This gorgeous mosaic floral piece of art was created by my friend Arlene. After hours of cutting and gluing (and drinking and cursing no doubt) it hung proudly on her lower level bathroom wall. When she and her husband, Paul, decided to sell nearly everything in their home to move out West, they asked me to come help.
As we prepped for the estate sale, a few private sales were conducted and another friend quickly claimed the one-of-a-kind piece.
Tina wanted it to hang just inside her guest bathroom off of the garage. She was worried about doors slamming causing the heavy artwork to vibrate against the wall. Already, areas of grout had broken away from the frame and she didn’t want to risk ruining it entirely. So, she asked if I could reinforce the original frame.
When I got it home I realized that Arlene had mosaic’d right over the original sheet of glass abutting the frame. A quick web search revealed DIY versions of stained glass mosaics. Unfortunately, none of them called for removing the glass from the frame prior to grouting in place. To remove the glass art from the frame I had to break the grout seam – without damaging the piece or cracking the glass.
As usual, what should have been a simple project had gotten hairy.
I measured and cut a 1/4″ thick piece of plywood to serve as the new backer board. Thinking ahead, I preinstalled D-ring hangers. And selected a decorative chair rail for the new frame.
Since there was a 1/4″ portion of un-mosaic’d glass hiding under the original frame I’d removed, I had to get creative with the router. I notched the back of the chair rail enough to fit the raw glass and some of the uneven grout lines.
Then I measured and mitered the corners at 45 degrees. Because each cut was specific to the side of the glass I was working on, I made sure to mark both trim pieces as I went along. This made final assembly much easier to complete.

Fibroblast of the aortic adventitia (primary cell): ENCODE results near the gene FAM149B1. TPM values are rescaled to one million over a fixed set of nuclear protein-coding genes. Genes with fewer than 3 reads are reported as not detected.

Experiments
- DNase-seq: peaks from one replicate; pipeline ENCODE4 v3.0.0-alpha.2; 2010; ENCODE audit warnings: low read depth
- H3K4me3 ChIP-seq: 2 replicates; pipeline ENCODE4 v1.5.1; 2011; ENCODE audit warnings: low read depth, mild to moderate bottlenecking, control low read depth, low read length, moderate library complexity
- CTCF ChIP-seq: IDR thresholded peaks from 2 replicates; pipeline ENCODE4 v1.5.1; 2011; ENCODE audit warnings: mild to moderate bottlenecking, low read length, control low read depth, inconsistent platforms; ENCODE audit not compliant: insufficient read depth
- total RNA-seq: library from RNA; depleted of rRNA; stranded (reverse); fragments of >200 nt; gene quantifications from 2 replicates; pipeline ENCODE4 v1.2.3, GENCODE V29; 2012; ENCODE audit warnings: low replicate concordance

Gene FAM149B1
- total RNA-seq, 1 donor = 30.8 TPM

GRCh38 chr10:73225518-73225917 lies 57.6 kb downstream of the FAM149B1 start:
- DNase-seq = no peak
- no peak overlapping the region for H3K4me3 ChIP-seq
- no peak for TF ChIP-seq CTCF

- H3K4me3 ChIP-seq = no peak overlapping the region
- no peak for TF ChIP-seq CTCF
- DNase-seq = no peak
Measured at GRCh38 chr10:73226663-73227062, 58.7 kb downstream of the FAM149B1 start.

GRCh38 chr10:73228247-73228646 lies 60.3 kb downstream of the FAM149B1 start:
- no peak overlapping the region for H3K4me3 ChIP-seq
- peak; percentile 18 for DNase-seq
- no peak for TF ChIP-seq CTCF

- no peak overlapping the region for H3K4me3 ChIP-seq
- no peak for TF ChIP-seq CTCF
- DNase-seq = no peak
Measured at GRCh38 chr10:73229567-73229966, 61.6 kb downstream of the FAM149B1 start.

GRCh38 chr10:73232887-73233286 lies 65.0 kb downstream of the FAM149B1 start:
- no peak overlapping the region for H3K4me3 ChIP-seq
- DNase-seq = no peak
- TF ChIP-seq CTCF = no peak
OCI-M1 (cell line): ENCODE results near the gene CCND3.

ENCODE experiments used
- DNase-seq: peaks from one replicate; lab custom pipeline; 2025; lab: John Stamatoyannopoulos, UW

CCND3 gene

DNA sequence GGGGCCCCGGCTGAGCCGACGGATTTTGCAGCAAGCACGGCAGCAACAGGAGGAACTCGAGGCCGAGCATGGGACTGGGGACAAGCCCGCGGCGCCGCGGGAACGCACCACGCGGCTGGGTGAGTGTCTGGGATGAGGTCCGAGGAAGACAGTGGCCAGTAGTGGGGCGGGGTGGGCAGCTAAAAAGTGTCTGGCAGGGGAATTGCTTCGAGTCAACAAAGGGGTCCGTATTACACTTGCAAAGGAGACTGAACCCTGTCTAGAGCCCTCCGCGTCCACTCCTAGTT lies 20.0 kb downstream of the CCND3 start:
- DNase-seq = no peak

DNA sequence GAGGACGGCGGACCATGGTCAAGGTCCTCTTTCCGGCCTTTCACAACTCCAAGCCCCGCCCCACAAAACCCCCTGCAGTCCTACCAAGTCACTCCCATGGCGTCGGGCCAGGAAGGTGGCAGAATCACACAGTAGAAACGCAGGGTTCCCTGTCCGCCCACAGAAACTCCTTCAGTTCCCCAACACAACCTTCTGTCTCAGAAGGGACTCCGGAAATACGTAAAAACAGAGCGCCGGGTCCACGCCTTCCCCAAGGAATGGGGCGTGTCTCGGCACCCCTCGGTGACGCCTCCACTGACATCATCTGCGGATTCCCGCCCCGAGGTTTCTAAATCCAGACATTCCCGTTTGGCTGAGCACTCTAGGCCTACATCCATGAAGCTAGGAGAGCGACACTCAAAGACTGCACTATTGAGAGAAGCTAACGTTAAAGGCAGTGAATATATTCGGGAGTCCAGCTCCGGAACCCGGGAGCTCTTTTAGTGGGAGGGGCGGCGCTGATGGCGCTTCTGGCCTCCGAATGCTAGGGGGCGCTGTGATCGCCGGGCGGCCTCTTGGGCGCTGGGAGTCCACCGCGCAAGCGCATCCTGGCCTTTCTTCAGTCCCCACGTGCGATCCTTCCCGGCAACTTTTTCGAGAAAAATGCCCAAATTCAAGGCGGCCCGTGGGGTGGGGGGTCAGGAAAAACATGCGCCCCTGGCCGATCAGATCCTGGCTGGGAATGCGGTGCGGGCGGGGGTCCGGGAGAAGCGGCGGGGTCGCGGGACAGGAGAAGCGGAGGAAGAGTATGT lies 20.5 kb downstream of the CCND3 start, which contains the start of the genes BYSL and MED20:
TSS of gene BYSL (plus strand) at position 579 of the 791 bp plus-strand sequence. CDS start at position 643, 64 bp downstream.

A quick dry-fit to confirm measurement accuracy and I was ready to attach the glass to the backer board.
But I noticed that some of the plywood grain was visible through the mosaic glass chips. So, I put some black and white paper under the glass to see if it made a difference.
Can you see the color differences? Straight down the center I noticed a complete change in the way the green glass looked. The white on the left seemed to wash the colored glass pieces out. But the black made them pop.
So, I rolled on a coat of black paint leaving enough raw wood surface for later. When that dried, I squiggled on some epoxy to affix the glass to the wood surface.
After setting the glass on the glue, I painted the frame white.
Apparently, I was in such a hurry to get upstairs for TGIT that I forgot to take a photo of the glass drying on the backer board so you’ll have to use your imagination. I let everything dry overnight before gluing the underside edges of the picture frame to that unpainted edge of the backer board. You’ll get much better adhesion by allowing direct wood to wood contact when using wood glue.
A band clamp works well to tighten up and hold square project pieces in place as the glue sets. I had to raise the piece up to get the metal corner clamps positioned correctly. When it was dry, I sanded the joints, filling in with putty as needed.
And then I added a metallic white glaze coat before waxing for the final finish.
After we got it up on her wall, Tina added some felt bumpers under the lower frame backing. That way, if someone does slam the door, she doesn’t have to worry about any damage to the wall or Arlene’s lovely artwork.